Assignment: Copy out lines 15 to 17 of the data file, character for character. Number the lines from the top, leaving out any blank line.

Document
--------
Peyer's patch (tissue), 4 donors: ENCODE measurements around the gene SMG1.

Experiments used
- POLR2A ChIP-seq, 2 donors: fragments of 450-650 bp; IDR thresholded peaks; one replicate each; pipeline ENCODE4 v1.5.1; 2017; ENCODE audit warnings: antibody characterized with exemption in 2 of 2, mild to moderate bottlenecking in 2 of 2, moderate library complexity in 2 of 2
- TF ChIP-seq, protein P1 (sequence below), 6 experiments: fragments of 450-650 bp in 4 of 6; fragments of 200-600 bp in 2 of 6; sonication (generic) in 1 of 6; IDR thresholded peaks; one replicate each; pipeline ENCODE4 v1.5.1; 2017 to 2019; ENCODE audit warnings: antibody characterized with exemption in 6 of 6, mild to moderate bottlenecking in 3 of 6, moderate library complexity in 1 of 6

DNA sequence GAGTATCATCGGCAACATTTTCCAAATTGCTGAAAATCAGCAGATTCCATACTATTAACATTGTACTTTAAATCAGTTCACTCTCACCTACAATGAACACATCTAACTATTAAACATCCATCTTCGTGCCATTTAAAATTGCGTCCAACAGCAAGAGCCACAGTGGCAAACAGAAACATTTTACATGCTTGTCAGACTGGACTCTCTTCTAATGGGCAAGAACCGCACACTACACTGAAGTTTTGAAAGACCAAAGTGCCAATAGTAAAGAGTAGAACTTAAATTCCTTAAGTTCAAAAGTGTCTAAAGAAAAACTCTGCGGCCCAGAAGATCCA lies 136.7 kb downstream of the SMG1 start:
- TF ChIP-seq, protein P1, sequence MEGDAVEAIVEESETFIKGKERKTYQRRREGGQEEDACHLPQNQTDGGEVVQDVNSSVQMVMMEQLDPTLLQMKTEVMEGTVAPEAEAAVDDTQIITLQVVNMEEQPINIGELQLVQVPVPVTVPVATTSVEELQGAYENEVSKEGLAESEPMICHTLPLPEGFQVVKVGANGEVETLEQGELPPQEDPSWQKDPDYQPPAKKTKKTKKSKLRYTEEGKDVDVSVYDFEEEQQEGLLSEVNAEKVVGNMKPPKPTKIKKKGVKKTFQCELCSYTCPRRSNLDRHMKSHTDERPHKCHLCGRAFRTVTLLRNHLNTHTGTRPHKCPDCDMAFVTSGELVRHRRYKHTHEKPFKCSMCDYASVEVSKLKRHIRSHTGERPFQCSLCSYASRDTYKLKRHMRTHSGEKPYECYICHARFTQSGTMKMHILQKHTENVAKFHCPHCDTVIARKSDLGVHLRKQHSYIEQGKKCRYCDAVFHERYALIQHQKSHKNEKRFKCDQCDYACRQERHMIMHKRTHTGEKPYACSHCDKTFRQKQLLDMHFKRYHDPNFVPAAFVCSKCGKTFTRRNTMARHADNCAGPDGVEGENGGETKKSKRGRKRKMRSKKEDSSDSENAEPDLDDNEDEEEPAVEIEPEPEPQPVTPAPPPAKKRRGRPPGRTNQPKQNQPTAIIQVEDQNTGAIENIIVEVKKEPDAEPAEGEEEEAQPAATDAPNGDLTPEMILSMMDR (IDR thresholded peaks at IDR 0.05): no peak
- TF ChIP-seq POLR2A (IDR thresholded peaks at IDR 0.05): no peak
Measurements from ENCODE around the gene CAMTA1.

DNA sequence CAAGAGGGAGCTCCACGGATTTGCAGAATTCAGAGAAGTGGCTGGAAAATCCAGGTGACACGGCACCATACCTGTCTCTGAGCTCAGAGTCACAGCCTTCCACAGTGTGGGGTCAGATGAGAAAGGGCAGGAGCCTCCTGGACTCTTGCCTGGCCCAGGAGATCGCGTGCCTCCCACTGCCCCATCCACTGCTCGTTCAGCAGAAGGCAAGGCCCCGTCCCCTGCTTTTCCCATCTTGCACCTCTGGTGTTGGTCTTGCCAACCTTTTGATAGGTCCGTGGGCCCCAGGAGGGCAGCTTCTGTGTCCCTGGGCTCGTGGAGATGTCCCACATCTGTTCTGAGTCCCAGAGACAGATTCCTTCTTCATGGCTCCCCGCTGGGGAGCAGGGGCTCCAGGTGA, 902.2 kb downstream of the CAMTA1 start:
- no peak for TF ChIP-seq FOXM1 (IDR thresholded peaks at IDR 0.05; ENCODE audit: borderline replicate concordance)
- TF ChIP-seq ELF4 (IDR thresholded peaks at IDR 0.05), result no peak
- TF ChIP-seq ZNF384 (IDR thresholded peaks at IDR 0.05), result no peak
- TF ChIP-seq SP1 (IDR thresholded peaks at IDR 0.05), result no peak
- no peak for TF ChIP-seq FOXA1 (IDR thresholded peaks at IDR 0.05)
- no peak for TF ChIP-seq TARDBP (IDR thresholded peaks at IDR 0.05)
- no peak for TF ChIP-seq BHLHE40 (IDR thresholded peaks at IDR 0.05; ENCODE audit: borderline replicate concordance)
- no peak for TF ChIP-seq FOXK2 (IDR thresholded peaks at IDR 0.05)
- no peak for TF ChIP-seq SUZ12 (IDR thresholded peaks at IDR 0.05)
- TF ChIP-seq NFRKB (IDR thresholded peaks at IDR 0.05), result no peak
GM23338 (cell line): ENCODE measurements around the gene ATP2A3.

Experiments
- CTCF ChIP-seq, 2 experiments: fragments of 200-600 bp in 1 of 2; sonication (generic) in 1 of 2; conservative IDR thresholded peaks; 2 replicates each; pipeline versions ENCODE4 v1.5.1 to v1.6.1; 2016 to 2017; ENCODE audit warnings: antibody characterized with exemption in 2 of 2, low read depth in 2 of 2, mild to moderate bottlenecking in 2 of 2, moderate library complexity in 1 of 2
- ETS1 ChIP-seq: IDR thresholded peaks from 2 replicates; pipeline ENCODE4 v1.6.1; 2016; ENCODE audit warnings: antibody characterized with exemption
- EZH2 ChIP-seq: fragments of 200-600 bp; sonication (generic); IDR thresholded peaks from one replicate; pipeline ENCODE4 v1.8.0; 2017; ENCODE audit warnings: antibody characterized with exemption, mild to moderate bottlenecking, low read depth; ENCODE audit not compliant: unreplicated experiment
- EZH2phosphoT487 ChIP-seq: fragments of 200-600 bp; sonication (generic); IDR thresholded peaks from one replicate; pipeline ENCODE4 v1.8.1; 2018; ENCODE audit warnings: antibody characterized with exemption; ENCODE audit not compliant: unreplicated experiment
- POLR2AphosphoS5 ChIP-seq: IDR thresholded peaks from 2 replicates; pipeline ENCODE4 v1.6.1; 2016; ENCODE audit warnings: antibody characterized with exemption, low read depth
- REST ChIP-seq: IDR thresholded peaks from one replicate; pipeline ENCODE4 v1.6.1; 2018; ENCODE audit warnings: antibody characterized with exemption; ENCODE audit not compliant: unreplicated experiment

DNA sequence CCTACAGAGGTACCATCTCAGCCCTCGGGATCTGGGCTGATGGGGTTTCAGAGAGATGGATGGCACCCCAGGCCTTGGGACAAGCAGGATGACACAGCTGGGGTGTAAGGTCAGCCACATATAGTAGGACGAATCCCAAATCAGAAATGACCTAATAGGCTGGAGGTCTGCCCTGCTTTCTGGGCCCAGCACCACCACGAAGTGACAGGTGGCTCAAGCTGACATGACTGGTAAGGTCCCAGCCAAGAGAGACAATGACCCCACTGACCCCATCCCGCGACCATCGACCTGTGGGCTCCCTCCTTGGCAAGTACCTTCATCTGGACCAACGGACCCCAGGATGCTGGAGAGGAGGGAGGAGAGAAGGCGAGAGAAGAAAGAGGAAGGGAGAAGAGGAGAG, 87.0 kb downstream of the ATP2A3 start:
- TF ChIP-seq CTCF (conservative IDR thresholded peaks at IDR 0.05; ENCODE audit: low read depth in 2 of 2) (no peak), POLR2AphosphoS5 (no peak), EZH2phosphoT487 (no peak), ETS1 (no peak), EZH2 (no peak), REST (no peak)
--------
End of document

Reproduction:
- no peak for TF ChIP-seq TARDBP (IDR thresholded peaks at IDR 0.05)
- no peak for TF ChIP-seq BHLHE40 (IDR thresholded peaks at IDR 0.05; ENCODE audit: borderline replicate concordance)
- no peak for TF ChIP-seq FOXK2 (IDR thresholded peaks at IDR 0.05)